Why should I start saving now?

Delay and Pay 

The cost of postponing retirement saving is high

Many people put off planning and saving for retirement. The 2011 Retirement Confidence Survey by the Employee Benefit Research Institute shows that only 42% of workers and/or their spouse have done a retirement needs calculation.

In many cases, people do not start to aggressively save for retirement until they reach their 40s or 50s. It may be that they simply do not know that the penalty for delay is an increasingly more difficult game of “catch up” to accumulate a given dollar goal.

Start saving for retirement now to avoid playing catch-up later

The illustration above demonstrates what happens as retirement saving is put off. For example, a 25-year-old would have to save about $212 per month (or invest a lump sum of $27,448) in order to have $1,000,000 at age 65. As he or she postpones saving for retirement, both the monthly amount and the lump-sum amount increase. At 55 years old, for instance, our future retiree would have to save $5,161 per month (or invest a lump sum of $407,031) in order to have the same $1,000,000 nest egg at age 65.

The good news for many investors is that it is not too late to change their savings behavior and achieve their goals. However, they will need to act quickly, and be extremely disciplined about their savings.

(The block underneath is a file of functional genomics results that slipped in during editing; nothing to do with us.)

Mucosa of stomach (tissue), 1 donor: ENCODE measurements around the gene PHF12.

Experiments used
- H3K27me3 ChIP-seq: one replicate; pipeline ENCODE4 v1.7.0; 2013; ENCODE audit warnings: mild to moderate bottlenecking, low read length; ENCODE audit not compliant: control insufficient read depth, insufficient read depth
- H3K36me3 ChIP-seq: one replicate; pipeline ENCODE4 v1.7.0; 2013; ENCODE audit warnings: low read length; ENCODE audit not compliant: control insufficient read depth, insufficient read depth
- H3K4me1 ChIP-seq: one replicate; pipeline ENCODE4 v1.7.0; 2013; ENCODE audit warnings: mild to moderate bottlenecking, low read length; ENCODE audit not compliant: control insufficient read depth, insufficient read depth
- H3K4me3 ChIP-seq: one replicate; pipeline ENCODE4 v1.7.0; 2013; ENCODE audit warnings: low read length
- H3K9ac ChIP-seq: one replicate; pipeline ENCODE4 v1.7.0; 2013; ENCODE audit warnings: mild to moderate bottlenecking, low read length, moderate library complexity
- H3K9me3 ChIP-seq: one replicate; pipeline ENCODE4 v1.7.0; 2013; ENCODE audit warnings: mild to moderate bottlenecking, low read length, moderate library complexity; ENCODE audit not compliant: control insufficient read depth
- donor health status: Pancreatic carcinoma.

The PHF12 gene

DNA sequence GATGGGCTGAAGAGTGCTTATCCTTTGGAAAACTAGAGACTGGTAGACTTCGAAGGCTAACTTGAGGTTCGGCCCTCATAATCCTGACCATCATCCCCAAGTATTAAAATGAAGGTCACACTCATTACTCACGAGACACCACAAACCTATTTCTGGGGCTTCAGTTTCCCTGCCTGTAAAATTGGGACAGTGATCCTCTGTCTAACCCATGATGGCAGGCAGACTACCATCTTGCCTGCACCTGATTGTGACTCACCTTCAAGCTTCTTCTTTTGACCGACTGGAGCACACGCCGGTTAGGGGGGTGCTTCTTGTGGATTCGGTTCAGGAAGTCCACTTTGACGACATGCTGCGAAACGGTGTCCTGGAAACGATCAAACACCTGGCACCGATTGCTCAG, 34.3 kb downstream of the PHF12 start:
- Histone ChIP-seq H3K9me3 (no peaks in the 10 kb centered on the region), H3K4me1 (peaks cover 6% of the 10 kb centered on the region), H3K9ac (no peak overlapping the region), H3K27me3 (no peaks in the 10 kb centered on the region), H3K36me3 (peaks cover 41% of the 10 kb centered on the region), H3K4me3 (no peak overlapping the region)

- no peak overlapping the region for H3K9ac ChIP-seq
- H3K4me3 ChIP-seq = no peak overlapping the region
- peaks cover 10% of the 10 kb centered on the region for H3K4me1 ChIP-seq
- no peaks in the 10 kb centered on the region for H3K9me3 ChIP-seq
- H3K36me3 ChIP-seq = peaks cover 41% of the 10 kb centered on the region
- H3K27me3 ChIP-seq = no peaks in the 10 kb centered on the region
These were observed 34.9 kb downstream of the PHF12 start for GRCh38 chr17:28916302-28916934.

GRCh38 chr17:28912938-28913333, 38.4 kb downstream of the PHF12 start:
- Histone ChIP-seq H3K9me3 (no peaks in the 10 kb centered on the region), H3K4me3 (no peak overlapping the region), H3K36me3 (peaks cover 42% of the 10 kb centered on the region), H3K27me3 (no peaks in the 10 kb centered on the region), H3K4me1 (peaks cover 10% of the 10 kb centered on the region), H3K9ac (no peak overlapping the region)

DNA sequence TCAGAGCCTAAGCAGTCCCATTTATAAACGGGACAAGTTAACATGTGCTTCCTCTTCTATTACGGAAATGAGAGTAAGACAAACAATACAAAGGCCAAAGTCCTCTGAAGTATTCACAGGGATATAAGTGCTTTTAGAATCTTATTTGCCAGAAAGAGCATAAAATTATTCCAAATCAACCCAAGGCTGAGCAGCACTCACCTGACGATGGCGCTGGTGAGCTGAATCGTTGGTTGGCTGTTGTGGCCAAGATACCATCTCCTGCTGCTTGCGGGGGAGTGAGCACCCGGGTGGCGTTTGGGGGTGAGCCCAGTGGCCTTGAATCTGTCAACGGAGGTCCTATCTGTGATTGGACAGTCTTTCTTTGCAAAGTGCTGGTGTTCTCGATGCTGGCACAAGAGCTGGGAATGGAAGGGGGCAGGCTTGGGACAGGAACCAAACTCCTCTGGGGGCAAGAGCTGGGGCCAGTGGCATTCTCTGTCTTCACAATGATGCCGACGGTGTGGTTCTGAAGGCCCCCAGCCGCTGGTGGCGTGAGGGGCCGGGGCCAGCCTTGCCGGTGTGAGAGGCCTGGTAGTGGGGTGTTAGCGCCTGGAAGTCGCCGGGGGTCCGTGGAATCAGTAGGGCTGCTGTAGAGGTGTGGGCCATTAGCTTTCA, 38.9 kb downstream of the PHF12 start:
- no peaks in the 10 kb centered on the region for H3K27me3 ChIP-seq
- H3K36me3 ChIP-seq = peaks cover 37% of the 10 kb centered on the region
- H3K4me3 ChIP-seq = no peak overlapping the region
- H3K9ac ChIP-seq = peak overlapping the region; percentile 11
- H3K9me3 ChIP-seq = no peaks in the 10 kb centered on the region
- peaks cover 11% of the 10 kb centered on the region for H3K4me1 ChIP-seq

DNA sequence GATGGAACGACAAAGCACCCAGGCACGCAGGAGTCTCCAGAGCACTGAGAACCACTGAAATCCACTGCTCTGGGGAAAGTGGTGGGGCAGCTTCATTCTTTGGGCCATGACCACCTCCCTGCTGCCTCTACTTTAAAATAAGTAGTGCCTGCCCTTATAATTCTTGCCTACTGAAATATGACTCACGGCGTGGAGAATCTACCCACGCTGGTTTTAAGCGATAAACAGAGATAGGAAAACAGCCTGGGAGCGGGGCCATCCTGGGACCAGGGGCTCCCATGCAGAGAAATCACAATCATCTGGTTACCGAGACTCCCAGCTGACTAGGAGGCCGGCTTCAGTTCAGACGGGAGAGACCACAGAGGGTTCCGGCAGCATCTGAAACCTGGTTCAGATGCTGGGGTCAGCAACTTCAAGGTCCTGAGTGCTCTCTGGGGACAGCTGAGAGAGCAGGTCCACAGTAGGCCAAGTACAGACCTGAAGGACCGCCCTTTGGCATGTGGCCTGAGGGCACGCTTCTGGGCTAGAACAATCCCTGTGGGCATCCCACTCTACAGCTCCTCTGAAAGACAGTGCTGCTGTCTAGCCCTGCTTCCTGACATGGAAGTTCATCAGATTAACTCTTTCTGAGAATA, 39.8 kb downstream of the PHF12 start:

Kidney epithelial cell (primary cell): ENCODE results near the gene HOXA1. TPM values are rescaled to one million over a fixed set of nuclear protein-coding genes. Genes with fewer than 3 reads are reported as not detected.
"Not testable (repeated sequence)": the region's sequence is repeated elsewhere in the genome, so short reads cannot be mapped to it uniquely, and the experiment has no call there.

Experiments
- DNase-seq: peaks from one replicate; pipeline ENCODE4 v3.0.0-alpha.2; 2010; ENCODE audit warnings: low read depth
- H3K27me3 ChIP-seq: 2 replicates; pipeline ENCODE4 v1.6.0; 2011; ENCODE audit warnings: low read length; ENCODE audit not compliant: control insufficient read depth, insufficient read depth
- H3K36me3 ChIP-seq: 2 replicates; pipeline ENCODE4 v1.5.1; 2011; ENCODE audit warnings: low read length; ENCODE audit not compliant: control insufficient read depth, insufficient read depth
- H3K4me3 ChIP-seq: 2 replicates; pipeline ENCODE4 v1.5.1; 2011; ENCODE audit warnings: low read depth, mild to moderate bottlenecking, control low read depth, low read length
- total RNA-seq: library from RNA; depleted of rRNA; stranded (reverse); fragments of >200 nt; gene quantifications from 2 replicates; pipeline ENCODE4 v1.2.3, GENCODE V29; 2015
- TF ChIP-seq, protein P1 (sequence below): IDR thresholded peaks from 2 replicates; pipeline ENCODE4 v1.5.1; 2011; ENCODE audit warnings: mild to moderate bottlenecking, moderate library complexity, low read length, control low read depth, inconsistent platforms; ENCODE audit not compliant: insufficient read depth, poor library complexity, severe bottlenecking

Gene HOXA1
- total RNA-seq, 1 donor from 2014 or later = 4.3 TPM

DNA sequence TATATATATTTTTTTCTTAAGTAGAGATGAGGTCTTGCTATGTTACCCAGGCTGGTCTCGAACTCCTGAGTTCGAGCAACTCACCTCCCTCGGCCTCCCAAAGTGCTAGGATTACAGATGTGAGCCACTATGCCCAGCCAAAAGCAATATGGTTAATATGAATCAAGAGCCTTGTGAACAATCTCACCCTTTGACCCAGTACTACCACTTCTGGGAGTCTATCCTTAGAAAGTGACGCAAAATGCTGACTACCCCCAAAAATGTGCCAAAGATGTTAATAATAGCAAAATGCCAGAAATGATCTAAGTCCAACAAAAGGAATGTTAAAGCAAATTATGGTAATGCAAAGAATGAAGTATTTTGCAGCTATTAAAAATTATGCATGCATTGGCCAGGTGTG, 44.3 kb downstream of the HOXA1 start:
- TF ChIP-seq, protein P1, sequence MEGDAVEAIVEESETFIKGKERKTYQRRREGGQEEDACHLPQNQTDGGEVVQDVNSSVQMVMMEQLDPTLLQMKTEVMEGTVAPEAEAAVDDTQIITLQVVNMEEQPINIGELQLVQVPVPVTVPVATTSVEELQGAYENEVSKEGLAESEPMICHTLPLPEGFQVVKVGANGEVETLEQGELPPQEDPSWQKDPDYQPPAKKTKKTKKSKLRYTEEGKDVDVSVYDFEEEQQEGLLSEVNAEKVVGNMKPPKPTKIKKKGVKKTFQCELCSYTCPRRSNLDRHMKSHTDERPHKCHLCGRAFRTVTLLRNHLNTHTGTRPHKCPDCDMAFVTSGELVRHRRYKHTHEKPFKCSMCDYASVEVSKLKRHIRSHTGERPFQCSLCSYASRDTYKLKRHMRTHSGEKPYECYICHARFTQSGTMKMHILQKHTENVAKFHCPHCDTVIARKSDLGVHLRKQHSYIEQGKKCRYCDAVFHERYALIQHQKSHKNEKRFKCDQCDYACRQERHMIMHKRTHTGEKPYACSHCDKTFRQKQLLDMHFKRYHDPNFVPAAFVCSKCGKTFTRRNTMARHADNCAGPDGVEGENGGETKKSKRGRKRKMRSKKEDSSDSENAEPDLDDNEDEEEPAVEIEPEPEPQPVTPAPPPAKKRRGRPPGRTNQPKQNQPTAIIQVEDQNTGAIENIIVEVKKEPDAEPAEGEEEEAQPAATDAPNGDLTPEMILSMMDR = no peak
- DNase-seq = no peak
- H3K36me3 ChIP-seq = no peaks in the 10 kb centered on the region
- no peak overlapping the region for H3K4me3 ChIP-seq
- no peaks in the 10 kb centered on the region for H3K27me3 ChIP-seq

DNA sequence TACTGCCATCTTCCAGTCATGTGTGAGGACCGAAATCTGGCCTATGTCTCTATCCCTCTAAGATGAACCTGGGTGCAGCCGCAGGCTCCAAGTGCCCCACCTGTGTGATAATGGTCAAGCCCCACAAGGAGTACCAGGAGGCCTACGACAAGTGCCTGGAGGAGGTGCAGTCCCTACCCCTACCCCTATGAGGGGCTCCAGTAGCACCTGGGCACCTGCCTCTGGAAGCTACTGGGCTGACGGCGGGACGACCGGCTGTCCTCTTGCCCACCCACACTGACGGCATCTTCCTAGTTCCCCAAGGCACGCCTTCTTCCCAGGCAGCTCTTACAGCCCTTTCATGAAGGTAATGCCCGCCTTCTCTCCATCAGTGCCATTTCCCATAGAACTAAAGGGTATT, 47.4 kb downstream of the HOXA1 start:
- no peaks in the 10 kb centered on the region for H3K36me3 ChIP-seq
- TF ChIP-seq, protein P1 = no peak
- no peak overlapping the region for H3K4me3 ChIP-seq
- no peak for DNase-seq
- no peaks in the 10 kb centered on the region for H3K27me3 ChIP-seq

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Past performance is no guarantee of future results. This is for illustrative purposes only and not indicative of any investment. An investment cannot be made directly in an index. The data assumes reinvestment of all income and does not account for taxes or transaction costs.

Your results will vary as investing involves risk, fluctuating returns, and the possibility of loss. The image above represents monthly and lump sum savings necessary using an assumed rate equal to the historical annual compound return (9.0%) of a 75% stock/25% bond portfolio (compounded monthly and rebalanced annually) over the time period January 1926 to September 2011. Government bonds are guaranteed by the full faith and credit of the U.S. government as to the timely payment of principal and interest, while stocks are not guaranteed and have been more volatile than the other asset classes.

Source: Stocks— Standard & Poor’s 90® index from 1926 through February 1957 and the S&P 500 index thereafter, which is an unmanaged group of securities and is considered to be representative of the stock market in general. Bonds—five-year U.S. Government Bond. Survey—EBRI Issue Brief No. 355, March 2011, “The 2011 Retirement Confidence Survey.”


Source: © Morningstar. All rights reserved. Used with permission.